Native American Genocide Changed Our Climate, Says New Study

If the genocide of Native Americans wasn't terrible already, the murder of millions of indigenous people by European settlers even caused climate change.

Posted by Science Direct, a study from the University College of London estimated a large population drop from the late 1400s to 1600s led to the abandonment of farmland. These lands then became overrun with trees, bringing down carbon dioxide (CO2) levels.

The researchers compared the populations of South, Central, and North America before and after Christopher Columbus landed on the continent. They also took into account land use within those times. Columbus arrived at the American continent in 1492. To study historical CO2 levels, the scientists took data from Antarctica as the ice trapped atmospheric gas, which revealed how much CO2 was in the atmosphere.

They found a significant drop in CO2 by 1610, enough to cool down the planet, reported CNN. Scientists called the period of cooling in the 1600s the Little Ice Age and previously believed it was mainly caused by natural occurrences.

Failed crops and less farmland

The colder temperatures, around a tenth of a degree, wrote CNN, meant colder winters and summers. It also led to a more difficult harvest. Land that would've been made into farms ended up becoming reforested because there weren't enough people to tend to it.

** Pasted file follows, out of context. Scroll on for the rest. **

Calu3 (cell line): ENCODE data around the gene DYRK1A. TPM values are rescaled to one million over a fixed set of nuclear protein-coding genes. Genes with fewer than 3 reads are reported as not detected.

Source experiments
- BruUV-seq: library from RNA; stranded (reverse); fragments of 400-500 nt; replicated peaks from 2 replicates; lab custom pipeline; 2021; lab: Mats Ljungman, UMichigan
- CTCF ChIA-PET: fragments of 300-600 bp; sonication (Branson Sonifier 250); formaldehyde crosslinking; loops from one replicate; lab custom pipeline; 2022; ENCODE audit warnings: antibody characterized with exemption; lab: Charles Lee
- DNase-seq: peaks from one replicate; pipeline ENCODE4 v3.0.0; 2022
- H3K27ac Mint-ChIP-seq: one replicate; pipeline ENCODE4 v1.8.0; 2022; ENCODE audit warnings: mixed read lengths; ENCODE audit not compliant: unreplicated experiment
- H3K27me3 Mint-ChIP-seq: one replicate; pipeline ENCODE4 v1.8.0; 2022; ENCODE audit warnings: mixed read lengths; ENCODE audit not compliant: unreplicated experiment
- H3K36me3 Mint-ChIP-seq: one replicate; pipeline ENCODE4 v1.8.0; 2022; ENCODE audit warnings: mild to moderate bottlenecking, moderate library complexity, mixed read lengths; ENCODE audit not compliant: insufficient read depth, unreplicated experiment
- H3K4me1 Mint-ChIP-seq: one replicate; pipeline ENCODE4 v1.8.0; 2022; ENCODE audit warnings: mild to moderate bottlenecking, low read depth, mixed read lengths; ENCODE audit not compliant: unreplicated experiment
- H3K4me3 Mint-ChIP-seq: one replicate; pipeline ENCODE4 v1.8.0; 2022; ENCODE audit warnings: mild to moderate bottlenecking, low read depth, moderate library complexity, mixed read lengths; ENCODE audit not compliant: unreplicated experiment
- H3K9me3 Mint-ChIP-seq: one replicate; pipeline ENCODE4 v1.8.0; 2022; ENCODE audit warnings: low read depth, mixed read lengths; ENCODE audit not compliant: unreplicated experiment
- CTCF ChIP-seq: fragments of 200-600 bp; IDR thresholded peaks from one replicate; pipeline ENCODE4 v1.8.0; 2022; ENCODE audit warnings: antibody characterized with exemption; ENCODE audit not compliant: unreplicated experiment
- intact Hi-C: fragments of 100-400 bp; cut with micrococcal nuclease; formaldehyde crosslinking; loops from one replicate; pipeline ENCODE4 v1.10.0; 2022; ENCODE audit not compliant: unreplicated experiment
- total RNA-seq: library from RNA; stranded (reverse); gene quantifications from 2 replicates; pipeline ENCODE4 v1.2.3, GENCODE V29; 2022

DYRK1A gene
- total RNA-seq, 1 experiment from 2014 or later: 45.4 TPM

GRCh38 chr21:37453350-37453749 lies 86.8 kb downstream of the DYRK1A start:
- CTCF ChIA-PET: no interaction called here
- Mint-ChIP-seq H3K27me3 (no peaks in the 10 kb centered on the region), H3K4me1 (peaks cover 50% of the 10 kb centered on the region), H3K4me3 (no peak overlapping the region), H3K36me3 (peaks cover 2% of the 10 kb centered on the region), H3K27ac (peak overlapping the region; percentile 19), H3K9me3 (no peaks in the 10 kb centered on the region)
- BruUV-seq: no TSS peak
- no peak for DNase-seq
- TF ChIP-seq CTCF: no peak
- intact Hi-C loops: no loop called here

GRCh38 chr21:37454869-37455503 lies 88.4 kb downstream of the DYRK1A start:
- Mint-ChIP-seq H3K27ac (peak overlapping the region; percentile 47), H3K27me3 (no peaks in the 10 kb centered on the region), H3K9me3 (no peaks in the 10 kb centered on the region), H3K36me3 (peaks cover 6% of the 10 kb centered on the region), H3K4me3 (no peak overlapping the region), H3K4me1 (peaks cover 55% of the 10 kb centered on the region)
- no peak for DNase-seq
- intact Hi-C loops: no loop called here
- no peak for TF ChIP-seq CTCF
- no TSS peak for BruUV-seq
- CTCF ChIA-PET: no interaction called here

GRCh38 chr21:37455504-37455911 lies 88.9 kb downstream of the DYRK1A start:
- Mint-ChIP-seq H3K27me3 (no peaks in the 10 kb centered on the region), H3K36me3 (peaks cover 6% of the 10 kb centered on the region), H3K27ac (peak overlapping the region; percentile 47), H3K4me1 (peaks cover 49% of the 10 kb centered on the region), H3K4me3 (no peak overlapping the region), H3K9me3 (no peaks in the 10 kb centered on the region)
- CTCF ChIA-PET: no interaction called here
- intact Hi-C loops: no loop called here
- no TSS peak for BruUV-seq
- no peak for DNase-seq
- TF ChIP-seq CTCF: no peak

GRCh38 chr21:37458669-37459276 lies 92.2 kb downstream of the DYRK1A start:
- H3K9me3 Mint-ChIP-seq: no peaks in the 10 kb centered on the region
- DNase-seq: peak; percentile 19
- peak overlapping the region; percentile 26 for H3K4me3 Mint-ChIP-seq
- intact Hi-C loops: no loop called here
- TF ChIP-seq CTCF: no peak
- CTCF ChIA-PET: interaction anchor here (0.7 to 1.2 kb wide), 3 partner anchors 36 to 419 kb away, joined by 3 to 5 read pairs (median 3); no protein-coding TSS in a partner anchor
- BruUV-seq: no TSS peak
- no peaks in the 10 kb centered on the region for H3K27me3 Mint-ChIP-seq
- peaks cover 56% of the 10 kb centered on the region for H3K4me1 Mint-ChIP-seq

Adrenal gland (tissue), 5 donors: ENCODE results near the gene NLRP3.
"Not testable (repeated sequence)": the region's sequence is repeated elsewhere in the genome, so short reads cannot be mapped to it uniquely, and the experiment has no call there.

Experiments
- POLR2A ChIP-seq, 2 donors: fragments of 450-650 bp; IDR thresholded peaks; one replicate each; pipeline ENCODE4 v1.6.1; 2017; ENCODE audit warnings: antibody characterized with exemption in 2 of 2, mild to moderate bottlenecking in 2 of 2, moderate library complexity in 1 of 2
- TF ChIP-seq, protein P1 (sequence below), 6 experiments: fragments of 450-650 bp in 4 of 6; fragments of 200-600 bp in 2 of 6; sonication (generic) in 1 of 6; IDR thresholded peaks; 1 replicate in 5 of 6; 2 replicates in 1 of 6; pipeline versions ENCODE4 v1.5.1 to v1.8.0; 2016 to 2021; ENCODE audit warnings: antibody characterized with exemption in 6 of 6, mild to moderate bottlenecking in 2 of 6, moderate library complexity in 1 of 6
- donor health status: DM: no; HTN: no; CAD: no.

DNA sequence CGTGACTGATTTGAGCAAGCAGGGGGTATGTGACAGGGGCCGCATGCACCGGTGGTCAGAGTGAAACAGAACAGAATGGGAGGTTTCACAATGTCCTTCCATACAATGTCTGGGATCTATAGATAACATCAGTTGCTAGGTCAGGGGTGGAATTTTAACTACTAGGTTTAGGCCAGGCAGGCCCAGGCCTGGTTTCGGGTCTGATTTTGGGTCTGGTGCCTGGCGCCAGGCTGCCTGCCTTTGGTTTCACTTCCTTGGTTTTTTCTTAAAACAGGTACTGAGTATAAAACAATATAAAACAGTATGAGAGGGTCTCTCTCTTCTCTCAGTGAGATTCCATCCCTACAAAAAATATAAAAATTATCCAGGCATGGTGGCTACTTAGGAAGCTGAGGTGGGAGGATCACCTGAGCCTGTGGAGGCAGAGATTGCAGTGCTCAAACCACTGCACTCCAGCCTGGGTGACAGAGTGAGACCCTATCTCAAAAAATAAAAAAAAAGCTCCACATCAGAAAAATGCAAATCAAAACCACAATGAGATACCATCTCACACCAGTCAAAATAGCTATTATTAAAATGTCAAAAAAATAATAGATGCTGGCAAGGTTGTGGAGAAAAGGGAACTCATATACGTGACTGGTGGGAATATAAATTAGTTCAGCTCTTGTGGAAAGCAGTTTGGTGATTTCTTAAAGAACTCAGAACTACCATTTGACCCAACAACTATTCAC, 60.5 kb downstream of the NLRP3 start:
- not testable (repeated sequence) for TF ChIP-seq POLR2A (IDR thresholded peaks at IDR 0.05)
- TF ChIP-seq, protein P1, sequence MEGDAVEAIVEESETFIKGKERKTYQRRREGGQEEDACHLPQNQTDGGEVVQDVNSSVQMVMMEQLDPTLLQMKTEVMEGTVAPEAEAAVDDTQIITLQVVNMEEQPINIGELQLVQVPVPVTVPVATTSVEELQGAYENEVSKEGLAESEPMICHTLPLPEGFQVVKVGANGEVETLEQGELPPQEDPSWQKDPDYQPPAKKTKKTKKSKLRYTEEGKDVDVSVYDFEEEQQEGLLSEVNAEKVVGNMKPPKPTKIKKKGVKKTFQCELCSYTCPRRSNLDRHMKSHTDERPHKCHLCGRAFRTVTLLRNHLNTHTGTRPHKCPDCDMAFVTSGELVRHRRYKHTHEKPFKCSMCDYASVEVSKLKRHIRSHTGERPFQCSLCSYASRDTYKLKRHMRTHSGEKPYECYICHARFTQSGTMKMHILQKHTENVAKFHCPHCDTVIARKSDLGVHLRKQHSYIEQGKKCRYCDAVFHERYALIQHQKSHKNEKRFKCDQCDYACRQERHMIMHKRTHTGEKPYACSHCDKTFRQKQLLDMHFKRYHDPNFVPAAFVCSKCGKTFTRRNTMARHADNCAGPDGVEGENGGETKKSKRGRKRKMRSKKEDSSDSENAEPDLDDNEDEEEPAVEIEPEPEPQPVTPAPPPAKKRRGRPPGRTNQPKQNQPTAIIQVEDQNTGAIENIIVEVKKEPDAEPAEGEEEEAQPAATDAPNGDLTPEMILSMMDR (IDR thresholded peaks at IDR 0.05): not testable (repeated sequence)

The study pointed out declining crop yields, in addition to the labor shortage due to the killing of indigenous people and the epidemics that ravaged the continent, caused lower birth rates, further cutting the population. It also led to the migration of many native populations further along trade routes.

While the American continent's population declined, the study noted the European population began booming around this time. Researchers attributed this increase to the shipment of food and other natural resources from America to Europe. They said people stopped relying on farming in Europe and began working in different industries, therefore, contributing to the start of the Industrial Age.

The deaths of indigenous people, either from genocide or epidemics inadvertently brought by European settlers, had far-reaching consequences than just the colonization of an entire continent. It also meant a complete change in the climate.